North Korea Didn’t Create the Bond Bubble – August 11, 2017

North Korea Didn’t Create the Bond Bubble – August 11, 2017

Here’s the news of the week – and how we see it here at McAlvany Wealth Management:

North Korea Didn’t Create the Bond Bubble

This was predominantly “risk off” week as a wave of selling swept through the markets in the wake of nuclear threats emanating from North Korea. Though the selling was more controlled in the States than in overseas markets, the losses in equities were about double. Technically speaking, the US indices have yet to suffer any real technical damage (unlike in Asia and Europe) that would cause one to believe that stocks are ready to take a tumble. That could change in an instant, given the highly leveraged and/or speculative underpinnings evident in this market. That said, North Korea could quite possibly prove to be the catalyst that sets things off, but it wouldn’t be the actual cause. Earnings this quarter (second quarter 2017) are still lower than where they were in the comparable quarter of 2014, yet, as I have mentioned here before, stocks are 25.0% higher today. Leverage is the key to that dynamic, and because prices have moved without earnings there is now a great deal of unsupported debt or “hot money” in the market that can vanish quickly if the momentum fades.

Along those lines, several of the so-called speculative favorites in addition to the FANGs (ex Facebook, perhaps) have seen their stock prices fade from record highs or languish post-earnings. That would lead me to believe that speculative forces are growing weary, but I really don’t want to draw any firm conclusions from the price action quite yet. This would include Disney, Priceline, and Nvidia shares, which suffered sharp setbacks even after “beating” estimates. I would also argue that this type of price action existed long before North Korea became an issue. Credit card companies, on the other hand, are doing quite well, but I am not entirely sure that’s a positive for the US in the long run. US Credit card debt rose to a record $1.02 trillion in June of this year.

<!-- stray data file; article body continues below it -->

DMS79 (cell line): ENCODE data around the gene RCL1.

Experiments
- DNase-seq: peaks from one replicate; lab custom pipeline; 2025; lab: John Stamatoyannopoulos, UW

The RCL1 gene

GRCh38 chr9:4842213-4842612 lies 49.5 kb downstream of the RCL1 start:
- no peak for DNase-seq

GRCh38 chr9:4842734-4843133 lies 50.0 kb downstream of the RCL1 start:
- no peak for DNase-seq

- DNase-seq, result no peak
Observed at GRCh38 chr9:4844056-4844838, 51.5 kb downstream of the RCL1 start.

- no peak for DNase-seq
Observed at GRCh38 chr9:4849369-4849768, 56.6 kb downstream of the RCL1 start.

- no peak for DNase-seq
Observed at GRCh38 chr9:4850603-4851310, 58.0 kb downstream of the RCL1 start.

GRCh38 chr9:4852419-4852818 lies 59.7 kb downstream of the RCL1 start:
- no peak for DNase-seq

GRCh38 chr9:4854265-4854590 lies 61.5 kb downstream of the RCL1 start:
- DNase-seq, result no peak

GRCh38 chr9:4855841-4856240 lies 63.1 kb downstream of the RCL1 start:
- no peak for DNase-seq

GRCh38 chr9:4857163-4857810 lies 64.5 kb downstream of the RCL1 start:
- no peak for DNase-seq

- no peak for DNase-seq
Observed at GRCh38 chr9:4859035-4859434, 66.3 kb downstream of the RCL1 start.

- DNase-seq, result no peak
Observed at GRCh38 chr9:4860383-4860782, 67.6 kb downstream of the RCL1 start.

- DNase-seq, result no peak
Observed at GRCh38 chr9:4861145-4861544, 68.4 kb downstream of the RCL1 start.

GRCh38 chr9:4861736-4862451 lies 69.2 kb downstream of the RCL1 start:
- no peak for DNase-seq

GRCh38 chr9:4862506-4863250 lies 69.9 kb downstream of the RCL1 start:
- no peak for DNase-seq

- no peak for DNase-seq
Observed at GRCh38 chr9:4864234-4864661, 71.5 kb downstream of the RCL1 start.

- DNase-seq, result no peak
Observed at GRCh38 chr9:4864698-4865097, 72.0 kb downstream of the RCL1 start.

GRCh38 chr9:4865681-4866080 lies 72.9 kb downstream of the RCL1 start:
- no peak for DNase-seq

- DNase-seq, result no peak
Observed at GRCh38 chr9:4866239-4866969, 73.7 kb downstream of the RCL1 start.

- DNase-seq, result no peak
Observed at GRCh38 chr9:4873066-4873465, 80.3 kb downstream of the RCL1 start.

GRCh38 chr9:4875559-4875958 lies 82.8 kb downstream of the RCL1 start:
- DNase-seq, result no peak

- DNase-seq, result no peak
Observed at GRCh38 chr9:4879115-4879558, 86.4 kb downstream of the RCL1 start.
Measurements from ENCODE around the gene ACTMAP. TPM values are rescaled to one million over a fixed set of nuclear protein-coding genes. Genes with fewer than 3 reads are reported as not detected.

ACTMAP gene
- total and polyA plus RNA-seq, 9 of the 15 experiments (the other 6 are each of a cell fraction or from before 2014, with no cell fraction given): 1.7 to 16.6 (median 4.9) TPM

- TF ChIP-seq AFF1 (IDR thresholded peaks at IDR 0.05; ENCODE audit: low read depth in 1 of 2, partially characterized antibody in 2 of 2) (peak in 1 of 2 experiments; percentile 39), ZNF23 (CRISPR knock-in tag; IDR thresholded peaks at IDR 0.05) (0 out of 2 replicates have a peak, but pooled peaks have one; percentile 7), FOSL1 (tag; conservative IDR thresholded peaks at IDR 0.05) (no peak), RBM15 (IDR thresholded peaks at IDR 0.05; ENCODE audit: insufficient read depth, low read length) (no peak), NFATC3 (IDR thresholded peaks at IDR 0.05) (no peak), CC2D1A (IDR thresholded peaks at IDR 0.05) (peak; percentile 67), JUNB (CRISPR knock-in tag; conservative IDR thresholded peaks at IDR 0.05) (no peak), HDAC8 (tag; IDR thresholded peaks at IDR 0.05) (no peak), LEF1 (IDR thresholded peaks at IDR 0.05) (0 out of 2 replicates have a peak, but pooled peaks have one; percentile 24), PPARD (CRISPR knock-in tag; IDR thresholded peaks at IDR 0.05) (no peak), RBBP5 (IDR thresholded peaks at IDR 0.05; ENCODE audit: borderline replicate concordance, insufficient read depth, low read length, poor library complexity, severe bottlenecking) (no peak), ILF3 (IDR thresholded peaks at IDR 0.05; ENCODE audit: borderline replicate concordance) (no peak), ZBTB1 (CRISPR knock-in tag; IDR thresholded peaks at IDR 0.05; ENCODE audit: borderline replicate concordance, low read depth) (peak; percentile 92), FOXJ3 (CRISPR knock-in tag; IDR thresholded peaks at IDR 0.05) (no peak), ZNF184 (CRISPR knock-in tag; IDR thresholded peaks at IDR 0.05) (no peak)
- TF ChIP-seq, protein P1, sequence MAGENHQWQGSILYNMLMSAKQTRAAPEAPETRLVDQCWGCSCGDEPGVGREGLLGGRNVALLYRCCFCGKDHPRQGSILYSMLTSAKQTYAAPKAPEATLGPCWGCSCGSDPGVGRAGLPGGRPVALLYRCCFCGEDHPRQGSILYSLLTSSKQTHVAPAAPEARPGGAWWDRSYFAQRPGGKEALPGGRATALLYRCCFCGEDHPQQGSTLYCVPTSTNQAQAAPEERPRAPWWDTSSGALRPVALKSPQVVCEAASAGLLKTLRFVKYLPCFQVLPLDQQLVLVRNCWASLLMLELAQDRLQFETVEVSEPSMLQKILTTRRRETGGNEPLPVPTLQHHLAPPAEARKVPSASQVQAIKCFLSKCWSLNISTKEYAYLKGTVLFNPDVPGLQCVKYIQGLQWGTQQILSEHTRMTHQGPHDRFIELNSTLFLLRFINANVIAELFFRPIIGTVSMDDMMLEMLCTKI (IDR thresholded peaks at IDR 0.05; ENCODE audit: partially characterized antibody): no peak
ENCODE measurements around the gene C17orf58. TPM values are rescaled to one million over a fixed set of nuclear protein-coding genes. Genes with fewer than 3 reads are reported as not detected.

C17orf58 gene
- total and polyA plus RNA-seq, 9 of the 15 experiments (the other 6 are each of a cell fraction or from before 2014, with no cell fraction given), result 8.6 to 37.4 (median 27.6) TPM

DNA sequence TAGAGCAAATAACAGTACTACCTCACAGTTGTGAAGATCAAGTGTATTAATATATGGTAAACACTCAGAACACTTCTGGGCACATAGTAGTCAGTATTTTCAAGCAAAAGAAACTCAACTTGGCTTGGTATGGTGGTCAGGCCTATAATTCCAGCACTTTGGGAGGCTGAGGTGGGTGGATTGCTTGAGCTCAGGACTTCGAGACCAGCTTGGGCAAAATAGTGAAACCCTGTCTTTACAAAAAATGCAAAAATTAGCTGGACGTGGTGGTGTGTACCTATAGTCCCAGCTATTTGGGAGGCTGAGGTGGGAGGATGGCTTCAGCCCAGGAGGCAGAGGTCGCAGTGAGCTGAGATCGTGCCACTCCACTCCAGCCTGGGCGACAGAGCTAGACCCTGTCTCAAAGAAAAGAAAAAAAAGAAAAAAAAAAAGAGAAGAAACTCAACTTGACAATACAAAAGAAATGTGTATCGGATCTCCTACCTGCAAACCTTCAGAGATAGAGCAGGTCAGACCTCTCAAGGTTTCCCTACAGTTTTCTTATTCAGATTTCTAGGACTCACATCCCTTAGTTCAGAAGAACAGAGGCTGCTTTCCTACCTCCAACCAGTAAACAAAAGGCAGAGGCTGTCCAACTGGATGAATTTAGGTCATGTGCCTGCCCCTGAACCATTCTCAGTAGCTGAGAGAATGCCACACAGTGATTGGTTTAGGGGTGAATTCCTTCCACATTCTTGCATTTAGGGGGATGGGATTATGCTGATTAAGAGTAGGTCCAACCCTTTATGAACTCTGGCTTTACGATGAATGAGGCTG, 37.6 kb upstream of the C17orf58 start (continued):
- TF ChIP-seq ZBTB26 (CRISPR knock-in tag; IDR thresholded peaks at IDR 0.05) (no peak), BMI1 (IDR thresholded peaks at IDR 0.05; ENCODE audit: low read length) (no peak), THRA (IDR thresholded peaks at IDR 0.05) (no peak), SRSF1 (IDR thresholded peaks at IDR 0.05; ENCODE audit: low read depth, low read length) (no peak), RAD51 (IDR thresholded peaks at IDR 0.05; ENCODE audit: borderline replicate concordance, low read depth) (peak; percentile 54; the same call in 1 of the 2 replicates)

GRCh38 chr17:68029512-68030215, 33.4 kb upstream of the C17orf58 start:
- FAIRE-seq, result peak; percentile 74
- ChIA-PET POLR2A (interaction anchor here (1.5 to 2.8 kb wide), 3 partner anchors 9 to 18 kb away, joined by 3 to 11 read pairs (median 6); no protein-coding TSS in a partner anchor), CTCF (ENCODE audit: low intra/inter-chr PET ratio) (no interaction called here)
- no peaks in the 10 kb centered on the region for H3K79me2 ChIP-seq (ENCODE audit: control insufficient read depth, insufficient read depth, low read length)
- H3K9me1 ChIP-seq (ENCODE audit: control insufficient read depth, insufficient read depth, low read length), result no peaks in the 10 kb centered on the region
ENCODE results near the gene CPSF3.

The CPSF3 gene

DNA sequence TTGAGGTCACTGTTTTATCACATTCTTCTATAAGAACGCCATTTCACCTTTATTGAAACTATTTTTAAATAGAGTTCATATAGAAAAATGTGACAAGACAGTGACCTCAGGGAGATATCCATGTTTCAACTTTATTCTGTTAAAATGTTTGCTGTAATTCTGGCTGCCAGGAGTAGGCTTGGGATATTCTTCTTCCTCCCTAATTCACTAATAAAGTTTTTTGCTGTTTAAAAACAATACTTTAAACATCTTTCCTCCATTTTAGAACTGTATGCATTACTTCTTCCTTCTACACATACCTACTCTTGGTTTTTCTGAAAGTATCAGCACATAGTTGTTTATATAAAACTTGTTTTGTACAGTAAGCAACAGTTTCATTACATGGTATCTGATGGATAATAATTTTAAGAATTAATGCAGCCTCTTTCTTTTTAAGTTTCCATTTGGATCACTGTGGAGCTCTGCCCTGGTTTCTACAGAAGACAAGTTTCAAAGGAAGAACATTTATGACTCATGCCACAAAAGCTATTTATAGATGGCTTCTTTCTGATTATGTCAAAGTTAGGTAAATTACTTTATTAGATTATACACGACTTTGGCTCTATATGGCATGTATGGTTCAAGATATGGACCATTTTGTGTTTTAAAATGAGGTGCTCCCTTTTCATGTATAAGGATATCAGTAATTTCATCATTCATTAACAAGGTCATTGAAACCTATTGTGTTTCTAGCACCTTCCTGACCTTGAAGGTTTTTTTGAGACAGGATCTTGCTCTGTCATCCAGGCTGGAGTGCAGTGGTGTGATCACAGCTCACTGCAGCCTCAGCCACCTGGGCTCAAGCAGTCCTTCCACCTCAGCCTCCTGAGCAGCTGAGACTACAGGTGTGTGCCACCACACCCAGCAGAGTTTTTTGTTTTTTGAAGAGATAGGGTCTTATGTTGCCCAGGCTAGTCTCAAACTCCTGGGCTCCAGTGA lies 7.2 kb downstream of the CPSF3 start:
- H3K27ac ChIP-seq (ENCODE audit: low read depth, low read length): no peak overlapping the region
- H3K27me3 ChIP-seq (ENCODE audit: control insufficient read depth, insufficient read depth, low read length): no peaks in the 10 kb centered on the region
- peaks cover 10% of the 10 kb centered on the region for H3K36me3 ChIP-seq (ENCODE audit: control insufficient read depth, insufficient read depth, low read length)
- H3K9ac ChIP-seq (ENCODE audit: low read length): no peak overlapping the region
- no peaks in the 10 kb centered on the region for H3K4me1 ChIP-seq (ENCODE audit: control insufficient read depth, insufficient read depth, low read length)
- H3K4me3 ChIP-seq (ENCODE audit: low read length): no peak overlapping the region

Away from stocks, safe havens were active as Treasuries and the metals gained on the weakness in stocks. Yields are near their mid-June lows for the year, with the 30-year Treasury at 2.78% and 30-year mortgage at 3.78%. Gold added 2.4% and silver a cool 5.25%. The dollar, however, continued to fall, this time in response to the rather benign PPI (-0.1%) and CPI (0.1%) data for the month of June. Next week we’ll know just how far North Korea intends to take its threats. Tuesday the 15th marks the day Kim Jong-un promised to launch in the direction of Guam, so we’ll see both Trump’s and the market’s response to these and other events as they unfold.

Best Regards,

David Burgess
VP Investment Management


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